There are, of course, a variety of other skin insults to which we subject ourselves in order to enjoy nice weather (black fly, mosquito and other insect bites, “wood poisoning”, etc.) and certain drugs, like some diuretics and antibiotics, can predispose you to a rash when you’re exposed to the sun. If you have a rash that concerns you or if a common rash appears to become infected you should see your primary care provider for advice.



I have not covered Lyme Disease and the rashes that can be associated with it because it is a much more serious topic that requires more in depth discussion.

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Insomnia is one of the most frequent complaints that a primary provider hears in the office. 50% of adults experience it in their lifetime and up to 10% of adults may suffer from long-term insomnia. It is also one of the most challenging to treat and one of the most misunderstood of the common ailments that people face. In the past this malady was poorly understood and it was felt to be a symptom of some other underlying condition, such as anxiety, depression, medical sleep disorders or medication. It was also thought that it could be improved if you addressed that underlying disorder. While all of these problems can cause sleep disturbances, we now also understand that insomnia can occur in the absence of those underlying problems or may need to be treated in addition to dealing with the underlying issues. In fact, we know that lack of sleep or ineffective sleep makes many chronic diseases more difficult to manage, and successfully treating insomnia can improve those diseases.

First of all, insomnia can present in a variety of ways. It can be difficulty falling asleep, difficulty staying asleep, or waking early and being unable to go back to sleep and in order for it to be diagnosed as insomnia, it must result in difficulty functioning during the day (for example, fatigue, sleepiness, difficulty concentrating, forgetfulness, low energy).

Short term insomnia (less than 3 months duration) is usually associated with life stress or environmental stress. This can be anything from a change in the sleep environment (light, noise, temperature) to the loss of a loved one, illness, pain or withdrawal from certain substances like caffeine or alcohol, a variety of prescription medications and illegal drugs. Jet lag and shift work are also common causes of short term insomnia. Long term insomnia is, as previously noted, often associated with chronic diseases, anxiety and depression, with some medications and illegal drugs and with the use of substances like alcohol and caffeine.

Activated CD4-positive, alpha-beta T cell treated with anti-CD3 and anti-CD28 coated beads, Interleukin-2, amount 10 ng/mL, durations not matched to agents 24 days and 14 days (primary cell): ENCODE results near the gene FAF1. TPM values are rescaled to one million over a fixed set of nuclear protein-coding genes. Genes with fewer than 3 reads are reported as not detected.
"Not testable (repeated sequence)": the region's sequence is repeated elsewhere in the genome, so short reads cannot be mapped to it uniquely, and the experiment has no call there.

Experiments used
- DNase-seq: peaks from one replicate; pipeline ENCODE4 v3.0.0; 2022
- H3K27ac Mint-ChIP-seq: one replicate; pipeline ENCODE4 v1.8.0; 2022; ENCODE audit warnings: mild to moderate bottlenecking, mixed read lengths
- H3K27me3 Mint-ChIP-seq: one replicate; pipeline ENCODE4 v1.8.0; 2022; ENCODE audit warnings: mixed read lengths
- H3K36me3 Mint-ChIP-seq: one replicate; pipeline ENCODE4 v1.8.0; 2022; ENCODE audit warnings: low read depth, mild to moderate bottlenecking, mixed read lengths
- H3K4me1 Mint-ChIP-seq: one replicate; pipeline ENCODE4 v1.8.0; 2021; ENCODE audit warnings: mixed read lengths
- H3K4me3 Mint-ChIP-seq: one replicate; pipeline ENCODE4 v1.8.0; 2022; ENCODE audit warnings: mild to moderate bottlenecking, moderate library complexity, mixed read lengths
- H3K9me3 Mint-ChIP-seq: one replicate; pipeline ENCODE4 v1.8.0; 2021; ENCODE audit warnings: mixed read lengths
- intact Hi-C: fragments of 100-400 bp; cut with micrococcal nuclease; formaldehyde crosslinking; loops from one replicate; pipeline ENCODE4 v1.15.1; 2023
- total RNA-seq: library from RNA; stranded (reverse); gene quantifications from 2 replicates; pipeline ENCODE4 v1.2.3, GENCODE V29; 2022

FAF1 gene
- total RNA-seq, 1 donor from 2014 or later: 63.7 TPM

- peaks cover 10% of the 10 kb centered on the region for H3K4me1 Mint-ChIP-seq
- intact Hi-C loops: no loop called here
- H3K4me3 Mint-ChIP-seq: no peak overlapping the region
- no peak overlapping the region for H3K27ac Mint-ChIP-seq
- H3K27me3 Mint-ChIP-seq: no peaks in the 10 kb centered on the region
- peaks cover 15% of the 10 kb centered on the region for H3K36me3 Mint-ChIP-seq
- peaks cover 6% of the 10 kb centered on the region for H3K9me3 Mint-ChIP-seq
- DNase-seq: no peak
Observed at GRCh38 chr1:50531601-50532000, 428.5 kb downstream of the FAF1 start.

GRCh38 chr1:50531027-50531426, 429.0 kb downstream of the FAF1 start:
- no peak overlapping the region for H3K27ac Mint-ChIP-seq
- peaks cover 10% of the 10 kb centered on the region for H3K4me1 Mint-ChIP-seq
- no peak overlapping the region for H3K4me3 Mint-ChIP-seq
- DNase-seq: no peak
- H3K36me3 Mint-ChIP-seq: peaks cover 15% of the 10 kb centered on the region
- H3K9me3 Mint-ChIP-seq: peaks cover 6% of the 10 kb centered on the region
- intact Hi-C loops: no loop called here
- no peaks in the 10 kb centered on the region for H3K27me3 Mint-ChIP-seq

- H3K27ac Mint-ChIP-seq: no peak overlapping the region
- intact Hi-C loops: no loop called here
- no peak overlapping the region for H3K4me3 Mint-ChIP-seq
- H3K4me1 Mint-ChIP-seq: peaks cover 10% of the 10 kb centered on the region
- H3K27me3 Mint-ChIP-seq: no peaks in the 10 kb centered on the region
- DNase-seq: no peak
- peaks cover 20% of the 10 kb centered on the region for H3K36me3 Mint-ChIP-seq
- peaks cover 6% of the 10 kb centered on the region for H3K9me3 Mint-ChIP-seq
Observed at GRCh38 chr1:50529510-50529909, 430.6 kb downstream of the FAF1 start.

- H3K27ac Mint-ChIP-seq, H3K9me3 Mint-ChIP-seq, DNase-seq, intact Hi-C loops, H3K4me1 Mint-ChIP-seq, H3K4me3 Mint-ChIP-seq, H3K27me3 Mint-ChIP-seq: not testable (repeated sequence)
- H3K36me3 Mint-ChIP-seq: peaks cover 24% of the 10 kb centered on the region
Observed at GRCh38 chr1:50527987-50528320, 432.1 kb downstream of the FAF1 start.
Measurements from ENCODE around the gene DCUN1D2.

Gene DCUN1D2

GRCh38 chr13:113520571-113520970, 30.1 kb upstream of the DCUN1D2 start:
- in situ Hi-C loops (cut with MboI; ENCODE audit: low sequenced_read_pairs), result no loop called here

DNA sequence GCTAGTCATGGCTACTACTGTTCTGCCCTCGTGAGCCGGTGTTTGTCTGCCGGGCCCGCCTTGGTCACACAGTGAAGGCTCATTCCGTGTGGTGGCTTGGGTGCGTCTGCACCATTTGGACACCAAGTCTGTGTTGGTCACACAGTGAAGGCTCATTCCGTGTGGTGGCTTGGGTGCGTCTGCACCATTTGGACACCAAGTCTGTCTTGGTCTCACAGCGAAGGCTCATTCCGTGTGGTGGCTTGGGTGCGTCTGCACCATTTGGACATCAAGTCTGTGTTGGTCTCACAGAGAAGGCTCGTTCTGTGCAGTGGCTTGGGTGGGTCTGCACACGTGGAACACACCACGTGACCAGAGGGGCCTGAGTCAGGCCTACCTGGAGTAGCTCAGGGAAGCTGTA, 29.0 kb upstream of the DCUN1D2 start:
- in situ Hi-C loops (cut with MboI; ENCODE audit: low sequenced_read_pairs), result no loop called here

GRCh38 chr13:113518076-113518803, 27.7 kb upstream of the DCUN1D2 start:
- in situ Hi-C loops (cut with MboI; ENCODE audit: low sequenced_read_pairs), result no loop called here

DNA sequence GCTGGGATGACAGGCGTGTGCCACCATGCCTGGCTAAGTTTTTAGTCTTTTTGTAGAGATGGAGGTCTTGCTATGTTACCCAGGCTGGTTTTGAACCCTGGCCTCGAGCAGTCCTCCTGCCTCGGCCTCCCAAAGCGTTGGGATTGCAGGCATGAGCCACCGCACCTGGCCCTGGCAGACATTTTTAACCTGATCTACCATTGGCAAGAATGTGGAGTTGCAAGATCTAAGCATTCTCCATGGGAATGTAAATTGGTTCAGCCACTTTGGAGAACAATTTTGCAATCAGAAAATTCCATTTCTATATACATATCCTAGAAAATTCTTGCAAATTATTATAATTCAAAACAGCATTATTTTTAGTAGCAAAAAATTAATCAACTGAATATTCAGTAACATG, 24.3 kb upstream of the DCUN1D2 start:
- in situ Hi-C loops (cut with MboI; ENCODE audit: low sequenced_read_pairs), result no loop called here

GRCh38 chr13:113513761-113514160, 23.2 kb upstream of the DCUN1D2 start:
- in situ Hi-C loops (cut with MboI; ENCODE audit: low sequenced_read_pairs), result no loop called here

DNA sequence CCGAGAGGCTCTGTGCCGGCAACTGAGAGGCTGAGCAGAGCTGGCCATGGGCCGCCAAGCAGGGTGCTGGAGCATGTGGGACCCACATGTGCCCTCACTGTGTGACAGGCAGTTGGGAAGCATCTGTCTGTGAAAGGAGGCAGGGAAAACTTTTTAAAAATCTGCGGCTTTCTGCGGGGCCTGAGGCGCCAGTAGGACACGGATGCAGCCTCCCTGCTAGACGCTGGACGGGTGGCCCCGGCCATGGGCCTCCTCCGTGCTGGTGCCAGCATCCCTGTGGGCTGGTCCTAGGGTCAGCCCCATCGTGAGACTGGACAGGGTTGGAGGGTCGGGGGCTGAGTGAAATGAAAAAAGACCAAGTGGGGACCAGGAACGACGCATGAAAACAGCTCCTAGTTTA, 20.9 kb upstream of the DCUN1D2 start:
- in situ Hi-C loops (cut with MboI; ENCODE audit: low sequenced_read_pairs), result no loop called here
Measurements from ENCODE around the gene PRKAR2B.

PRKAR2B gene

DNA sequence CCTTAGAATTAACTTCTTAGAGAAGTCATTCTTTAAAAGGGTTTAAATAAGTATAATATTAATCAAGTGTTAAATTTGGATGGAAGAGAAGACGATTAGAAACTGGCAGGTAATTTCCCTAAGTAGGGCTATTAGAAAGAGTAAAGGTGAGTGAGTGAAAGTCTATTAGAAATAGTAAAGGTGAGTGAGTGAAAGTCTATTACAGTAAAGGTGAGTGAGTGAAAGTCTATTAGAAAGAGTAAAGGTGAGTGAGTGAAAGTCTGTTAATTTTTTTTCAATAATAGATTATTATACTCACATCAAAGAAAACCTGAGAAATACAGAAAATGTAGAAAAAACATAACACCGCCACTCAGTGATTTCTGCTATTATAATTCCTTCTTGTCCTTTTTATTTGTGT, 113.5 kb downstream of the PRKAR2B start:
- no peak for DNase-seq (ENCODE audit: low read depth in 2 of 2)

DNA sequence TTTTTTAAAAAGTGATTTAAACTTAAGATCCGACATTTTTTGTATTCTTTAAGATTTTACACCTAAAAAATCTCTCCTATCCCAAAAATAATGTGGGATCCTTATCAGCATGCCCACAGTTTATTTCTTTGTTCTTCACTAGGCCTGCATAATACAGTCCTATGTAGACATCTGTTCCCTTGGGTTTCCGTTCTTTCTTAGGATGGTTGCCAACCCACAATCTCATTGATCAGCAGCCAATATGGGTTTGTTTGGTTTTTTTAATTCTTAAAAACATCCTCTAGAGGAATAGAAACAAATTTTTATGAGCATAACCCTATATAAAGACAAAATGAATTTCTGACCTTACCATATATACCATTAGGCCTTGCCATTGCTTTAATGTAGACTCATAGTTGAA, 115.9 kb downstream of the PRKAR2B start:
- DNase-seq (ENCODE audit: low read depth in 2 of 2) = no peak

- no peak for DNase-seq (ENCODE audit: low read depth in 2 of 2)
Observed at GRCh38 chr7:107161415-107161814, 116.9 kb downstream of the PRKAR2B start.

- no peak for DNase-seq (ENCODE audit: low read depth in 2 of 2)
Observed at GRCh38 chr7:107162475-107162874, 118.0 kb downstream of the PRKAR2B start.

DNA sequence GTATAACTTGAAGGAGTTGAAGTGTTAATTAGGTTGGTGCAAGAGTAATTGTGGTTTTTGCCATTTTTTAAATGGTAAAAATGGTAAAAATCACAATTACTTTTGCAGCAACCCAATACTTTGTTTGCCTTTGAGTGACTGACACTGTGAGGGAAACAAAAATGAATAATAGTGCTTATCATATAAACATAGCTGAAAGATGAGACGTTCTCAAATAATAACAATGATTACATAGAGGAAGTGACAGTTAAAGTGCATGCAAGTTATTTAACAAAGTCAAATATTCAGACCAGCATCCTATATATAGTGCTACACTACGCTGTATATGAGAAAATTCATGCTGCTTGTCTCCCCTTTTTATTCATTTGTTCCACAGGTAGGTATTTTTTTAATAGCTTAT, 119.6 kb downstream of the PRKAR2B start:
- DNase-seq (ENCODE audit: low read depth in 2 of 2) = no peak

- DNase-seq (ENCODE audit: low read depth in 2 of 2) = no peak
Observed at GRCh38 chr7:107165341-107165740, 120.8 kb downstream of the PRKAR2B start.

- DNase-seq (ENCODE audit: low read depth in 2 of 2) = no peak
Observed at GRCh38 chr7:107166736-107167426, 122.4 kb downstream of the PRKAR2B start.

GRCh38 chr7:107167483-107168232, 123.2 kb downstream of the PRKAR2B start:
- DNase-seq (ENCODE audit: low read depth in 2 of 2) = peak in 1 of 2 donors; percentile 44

Contrary to popular belief and practice, the best treatments for insomnia do not involve drugs. A variety of behavioral treatments can be effective and are much safer in the short and long run than medications. These include sleep hygiene (get out of bed when you’re not sleeping, keep a regular schedule, don’t try to force sleep, exercise daily, avoid caffeine after lunch, deal with worries prior to bedtime, etc.), relaxation techniques, biofeedback and stimulus control (limiting time spent trying to fall asleep to 20 minutes, get up at the same time every day, don’t nap during the day), sleep restriction, cognitive therapy (developing the skill to break anxious cycles of thought that keep you awake), and even light therapy. It’s important to understand that all of the prescription medicines used for insomnia lose effectiveness over time, have potentially very serious side effects (sleep walking, eating and even driving, increased risks of falls and accidents) and most carry a risk of addiction. Overdose is also a concern, especially when these medications are combined with alcohol.

Finally it’s important to understand that not all people require the same amount of sleep and that sleep duration may decrease as a natural part of the aging process.

For more information you can go to:,, or and search for “insomnia”.

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Keeping up with the most current information in medicine is always challenging.  It is a rapidly changing landscape and as our knowledge expands, standards of care change and recommendations are adapted.  However, there have also always been pervasive yet unfounded “medical myths” that are often quoted and can even be perpetuated by those of us in the profession.  In recognition of April Fool’s Day here are just a few medical myths and some actual facts.